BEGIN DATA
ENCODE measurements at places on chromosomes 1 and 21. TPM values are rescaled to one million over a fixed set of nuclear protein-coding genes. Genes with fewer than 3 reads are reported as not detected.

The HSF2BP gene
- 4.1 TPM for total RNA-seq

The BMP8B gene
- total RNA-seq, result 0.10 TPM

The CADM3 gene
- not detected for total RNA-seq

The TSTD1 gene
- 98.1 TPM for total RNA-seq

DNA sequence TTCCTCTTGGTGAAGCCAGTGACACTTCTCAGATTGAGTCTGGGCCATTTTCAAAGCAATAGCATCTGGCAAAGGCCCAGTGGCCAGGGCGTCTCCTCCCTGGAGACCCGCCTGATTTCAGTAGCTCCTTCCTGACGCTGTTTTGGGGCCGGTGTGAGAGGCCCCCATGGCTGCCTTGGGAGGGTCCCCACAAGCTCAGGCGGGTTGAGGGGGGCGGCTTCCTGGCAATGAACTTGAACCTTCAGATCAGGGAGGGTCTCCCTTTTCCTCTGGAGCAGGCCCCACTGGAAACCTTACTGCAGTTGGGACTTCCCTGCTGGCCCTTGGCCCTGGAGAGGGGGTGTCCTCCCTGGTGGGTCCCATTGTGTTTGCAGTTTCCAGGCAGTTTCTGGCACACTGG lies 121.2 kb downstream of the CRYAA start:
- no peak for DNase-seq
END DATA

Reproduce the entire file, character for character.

ENCODE measurements at places on chromosomes 1 and 21. TPM values are rescaled to one million over a fixed set of nuclear protein-coding genes. Genes with fewer than 3 reads are reported as not detected.

The HSF2BP gene
- 4.1 TPM for total RNA-seq

The BMP8B gene
- total RNA-seq, result 0.10 TPM

The CADM3 gene
- not detected for total RNA-seq

The TSTD1 gene
- 98.1 TPM for total RNA-seq

DNA sequence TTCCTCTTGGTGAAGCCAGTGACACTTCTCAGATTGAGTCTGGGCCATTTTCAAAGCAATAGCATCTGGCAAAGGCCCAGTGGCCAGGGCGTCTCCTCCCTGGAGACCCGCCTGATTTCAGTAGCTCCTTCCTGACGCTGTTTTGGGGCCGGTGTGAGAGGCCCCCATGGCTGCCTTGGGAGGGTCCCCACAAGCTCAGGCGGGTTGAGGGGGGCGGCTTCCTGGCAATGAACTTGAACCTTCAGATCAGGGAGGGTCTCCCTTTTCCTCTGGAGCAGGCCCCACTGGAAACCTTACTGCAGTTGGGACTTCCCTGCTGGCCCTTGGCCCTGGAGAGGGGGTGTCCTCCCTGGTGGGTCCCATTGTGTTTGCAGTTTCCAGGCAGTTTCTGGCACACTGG lies 121.2 kb downstream of the CRYAA start:
- no peak for DNase-seq